The Summer Solstice
About the Author
Nicomedes Márquez Joaquín was a Filipino writer, historian and journalist, best known for his short stories and novels in the English language. He also wrote using the pen name Quijano de Manila. Joaquin was conferred the rank and title of National Artist of the Philippines for Literature. He is considered the most important Filipino writer in English, and the third most important overall, after José Rizal and Claro M. Recto.
Joaquín was born in Paco, Manila, one of ten children of Leocadio Joaquín, a colonel under General Emilio Aguinaldo in the 1896 Revolution, and Salome Márquez, a teacher of English and Spanish. After ...view middle of the document...
Joaquín paid tribute to him in books such as The Storyteller's New Medium - Rizal in Saga, The Complete Poems and Plays of Jose Rizal, and A Question of Heroes: Essays in Criticism on Ten Key Figures of Philippine History. He translated the hero's valedictory poem, in the original Spanish Mi Ultimo Adios, as "Land That I Love, Farewell!"
Joaquín represented the Philippines at the International PEN Congress in Tokyo in 1957, and was appointed as a member of the Motion Pictures commission under presidents Diosdado Macapagal and Ferdinand E. Marcos.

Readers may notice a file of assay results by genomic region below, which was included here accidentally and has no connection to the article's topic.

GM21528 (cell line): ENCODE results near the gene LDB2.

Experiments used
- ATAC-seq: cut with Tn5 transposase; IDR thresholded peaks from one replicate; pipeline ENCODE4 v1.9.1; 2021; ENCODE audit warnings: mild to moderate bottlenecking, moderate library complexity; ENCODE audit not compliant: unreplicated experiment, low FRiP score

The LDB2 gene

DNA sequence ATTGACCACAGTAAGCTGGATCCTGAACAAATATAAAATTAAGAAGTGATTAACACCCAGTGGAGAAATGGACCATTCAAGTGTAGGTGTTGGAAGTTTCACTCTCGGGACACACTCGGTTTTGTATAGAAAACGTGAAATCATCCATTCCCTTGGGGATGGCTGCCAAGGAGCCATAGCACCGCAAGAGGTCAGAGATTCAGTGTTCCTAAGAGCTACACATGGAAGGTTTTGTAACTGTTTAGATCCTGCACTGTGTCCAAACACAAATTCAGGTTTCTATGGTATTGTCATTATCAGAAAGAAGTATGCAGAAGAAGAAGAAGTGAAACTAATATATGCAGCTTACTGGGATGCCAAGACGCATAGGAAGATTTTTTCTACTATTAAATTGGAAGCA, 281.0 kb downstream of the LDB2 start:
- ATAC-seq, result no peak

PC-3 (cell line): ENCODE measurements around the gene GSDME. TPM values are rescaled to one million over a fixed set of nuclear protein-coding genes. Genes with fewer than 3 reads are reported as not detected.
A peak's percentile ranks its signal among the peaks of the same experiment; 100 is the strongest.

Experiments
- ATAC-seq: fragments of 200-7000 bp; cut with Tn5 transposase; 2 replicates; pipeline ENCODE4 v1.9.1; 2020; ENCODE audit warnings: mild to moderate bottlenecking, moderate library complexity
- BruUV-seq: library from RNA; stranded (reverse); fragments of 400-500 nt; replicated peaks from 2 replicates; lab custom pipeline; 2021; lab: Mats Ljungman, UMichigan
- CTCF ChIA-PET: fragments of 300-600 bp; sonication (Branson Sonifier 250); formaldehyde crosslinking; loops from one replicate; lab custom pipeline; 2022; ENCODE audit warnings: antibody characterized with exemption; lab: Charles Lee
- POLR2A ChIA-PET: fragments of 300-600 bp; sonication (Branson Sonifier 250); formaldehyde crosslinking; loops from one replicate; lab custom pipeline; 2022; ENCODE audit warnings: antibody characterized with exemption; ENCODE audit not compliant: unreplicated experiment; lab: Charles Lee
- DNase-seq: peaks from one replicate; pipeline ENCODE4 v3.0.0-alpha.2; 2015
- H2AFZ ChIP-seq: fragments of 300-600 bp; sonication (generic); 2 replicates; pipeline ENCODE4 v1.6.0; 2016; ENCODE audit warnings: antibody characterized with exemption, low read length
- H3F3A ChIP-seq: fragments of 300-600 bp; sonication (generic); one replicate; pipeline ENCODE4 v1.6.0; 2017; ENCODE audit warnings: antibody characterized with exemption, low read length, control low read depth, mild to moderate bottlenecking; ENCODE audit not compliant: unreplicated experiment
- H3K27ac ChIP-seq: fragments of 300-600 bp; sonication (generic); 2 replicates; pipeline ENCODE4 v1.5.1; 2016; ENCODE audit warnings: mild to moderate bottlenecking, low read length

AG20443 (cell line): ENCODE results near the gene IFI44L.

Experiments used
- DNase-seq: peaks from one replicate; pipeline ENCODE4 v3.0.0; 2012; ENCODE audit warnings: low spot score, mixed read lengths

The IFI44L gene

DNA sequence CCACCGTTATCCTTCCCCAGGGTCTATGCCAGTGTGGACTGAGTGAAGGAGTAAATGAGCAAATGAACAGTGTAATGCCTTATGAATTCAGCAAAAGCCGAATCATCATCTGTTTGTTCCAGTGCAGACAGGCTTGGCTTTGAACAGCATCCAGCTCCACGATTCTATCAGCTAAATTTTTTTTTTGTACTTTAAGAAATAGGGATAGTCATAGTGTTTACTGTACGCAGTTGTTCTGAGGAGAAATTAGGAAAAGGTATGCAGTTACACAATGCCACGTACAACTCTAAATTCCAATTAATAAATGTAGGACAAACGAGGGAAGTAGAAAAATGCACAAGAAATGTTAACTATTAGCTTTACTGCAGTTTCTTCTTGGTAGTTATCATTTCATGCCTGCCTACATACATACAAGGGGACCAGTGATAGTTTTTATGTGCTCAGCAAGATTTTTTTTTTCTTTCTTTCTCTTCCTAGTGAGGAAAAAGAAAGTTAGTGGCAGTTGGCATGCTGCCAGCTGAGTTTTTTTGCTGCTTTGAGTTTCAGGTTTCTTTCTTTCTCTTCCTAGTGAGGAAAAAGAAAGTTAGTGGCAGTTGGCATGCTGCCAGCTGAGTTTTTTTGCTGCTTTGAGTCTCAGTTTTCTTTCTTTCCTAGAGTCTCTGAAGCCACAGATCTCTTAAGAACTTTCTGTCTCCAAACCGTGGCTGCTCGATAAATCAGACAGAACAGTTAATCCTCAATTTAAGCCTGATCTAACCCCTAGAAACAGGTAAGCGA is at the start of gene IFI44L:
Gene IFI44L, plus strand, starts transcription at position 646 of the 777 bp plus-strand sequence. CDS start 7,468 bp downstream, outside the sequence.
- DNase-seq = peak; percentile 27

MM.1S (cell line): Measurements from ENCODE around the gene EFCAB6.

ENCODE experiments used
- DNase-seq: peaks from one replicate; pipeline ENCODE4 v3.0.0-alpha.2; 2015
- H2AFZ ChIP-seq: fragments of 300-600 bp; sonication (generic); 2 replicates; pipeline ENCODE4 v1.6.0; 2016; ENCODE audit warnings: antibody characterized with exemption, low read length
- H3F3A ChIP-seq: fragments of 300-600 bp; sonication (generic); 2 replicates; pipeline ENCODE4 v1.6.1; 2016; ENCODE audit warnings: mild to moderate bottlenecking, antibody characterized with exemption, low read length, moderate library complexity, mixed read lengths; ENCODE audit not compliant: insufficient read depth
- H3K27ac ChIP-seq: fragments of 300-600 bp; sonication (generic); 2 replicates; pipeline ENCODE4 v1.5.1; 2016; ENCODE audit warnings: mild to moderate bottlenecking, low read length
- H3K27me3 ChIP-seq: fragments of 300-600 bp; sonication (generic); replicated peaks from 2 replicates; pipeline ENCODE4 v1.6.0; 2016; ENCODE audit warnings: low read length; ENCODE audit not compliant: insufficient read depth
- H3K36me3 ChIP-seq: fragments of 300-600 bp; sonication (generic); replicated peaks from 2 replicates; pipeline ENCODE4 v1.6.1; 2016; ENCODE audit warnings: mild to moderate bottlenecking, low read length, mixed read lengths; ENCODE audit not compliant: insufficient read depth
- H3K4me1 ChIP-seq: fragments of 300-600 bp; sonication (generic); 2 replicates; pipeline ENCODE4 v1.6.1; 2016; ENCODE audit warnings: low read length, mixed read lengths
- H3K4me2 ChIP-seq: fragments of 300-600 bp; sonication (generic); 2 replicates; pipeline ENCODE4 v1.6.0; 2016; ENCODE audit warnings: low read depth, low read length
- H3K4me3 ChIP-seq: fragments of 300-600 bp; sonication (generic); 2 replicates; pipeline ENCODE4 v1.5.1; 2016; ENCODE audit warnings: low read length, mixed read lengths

After being honored as National Artist, Joaquin used his position to work for intellectual freedom in society. He secured the release of imprisoned writer José F. Lacaba. At a ceremony on Mount Makiling attended by First Lady Imelda Marcos, Joaquín delivered an invocation to Mariang Makiling, the mountain's mythical maiden. Joaquín touched on the importance of freedom and the artist. After that, Joaquín was excluded by the Marcos regime as a speaker from important cultural events.
Joaquín died of cardiac arrest in the early morning of April 29, 2004, at his home in San Juan, Metro Manila. He was then editor of Philippine Graphic magazine where he worked with Juan P. Dayang, who was the magazine's first publisher. Joaquin was also publisher of its sister publication, Mirror Weekly, a women’s magazine. He also wrote the column (“Small Beer”) for the Philippine Daily Inquirer and Isyu, an opinion tabloid.
The narrative of The Summer Solstice begins with St. John's Day, as it occurred in the 1850s in the Philippines. Entoy informed Doña Lupeng that Amada participated in the Tatarin fertility ritual. Amada was believed to have become the Tatarin personified. The next day, while onboard a carriage, Doña Lupeng started a conversation regarding how Amada could still believe in such a ritual. Don Paeng cut her short because children were listening. The carriage stopped, and they watched the St. John's Day procession. Thinking and speaking to herself, Doña Lupeng mocked the men's demonstration of arrogance during the procession. Upon arriving at the house, Doña Lupeng found out that Guido, Don Paeng's cousin, had...